The Vancouver Marathon and five seconds of fame

7 May 2017

Last night Commando went out for a run, his first in a month. He came back within ten minutes. The marathon was off. The pain in his Achilles tendon kicked in almost at once. There was no way he could run a parkrun, never mind a marathon. After all the miles and miles of training and lots of ups and downs when the pain came and went for no apparent reason, the last glimmer of hope died. It was a sad evening.  Continue reading The Vancouver Marathon and five seconds of fame

The mystery of Bassett Woods

img_7559

12 October 2016

We’d walked four miles or so and now, right in front of us, was exactly what we’d been hoping. Or was it? With our hearts in our mouths we walked slowly forwards, hardly daring to hope. It all seemed a little bit too easy though. If this really was a boundary stone, right there in full view, why had no one found it before? Continue reading The mystery of Bassett Woods

What goes up must come down, then go up again – first published 4 March 2014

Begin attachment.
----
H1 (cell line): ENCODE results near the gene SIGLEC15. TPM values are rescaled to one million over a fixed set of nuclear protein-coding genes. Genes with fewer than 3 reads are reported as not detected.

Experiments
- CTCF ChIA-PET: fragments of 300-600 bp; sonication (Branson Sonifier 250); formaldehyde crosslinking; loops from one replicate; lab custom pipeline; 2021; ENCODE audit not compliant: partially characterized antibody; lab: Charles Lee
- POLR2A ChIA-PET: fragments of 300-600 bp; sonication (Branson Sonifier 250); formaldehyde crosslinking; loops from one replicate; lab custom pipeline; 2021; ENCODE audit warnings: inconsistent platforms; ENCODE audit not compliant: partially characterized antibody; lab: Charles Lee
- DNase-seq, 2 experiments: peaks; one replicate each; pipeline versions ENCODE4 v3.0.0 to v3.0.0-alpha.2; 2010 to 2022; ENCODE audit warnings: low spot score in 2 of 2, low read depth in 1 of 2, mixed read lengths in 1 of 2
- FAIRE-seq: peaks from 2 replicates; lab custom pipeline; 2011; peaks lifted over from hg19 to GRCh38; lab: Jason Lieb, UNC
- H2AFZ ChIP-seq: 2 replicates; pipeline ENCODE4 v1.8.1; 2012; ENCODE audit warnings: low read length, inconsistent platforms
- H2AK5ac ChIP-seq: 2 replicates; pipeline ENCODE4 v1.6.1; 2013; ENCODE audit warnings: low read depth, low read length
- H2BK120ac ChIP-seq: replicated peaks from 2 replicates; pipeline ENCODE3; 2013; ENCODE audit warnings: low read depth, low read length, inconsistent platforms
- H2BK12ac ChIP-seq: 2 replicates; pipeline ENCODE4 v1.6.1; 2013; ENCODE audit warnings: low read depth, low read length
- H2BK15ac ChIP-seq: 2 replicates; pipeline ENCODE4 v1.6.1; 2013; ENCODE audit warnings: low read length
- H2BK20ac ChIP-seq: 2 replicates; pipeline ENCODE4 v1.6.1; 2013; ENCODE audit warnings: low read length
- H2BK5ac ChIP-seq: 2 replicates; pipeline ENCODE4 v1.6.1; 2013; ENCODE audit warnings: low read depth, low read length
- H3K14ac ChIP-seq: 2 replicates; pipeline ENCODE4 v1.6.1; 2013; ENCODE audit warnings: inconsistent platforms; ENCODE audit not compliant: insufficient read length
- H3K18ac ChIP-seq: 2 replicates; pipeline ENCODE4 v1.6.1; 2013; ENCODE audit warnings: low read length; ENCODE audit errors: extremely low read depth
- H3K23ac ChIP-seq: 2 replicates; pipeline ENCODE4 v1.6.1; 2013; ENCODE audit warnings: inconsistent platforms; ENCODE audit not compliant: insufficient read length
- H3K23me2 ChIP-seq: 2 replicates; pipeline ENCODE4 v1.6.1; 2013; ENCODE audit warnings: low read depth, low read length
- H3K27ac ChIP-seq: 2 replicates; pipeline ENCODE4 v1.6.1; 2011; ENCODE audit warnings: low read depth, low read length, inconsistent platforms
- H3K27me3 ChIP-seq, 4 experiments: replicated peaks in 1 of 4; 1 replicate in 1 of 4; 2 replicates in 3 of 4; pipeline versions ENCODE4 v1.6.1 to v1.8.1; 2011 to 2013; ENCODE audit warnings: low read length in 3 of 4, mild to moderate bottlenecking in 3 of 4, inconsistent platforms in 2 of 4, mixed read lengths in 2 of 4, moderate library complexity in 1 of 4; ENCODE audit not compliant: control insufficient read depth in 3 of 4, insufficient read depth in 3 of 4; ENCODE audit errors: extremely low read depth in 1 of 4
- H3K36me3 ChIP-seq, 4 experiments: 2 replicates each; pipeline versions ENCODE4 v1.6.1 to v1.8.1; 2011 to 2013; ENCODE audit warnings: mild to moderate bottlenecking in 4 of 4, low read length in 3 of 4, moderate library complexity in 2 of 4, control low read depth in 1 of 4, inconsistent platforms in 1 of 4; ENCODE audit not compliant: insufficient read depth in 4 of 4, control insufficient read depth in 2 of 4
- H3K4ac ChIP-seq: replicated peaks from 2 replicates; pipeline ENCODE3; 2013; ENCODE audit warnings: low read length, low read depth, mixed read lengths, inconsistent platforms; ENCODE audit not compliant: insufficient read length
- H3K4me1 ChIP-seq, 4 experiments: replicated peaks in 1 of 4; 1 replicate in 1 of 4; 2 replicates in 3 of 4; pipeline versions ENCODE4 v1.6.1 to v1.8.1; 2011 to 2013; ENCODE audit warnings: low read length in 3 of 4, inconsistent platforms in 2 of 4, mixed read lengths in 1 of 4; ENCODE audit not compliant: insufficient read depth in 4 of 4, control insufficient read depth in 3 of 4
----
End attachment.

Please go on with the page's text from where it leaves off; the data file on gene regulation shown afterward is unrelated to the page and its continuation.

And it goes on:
img_3368

Early 2014 seemed to be mostly about interviews. So many I look back now and can hardly remember them all. There was one I really liked the sound of in a research unit at the hospital as PA to several professors working on cancer research. At least it was only a short interview. No tests, tricks or hoops to jump through. After that there was a tour of the office so I got to meet the people I would be working with. They seemed a cheery bunch which was nice. The only real fly in the ointment, if I did get the job, was the travelling. The hospital is surprisingly difficult to get to. I was even thinking about buying a bike if I got it. They said they’d let me know the next day so, while I waited I went for a little walk. Continue reading What goes up must come down, then go up again – first published 4 March 2014

A disappointing walk in the parks

 image

17 August 2016

We’d purposely saved our zebra hunting in the parks for a sunny day and today had more than enough sun. In fact there wasn’t a cloud in the sky. There were six zebras to find, or there should have been. We already knew Skittles, near the bandstand in Palmerston Park, was likely to be absent. He was stolen on the same night as Ticket to Ride, ripped from his plinth. Unlike the poor First Bus zebra he was found, damaged and dumped in some bushes in Hoglands Park. Why anyone should want to damage these lovely beasts and spoil everyone’s fun is beyond me. Continue reading A disappointing walk in the parks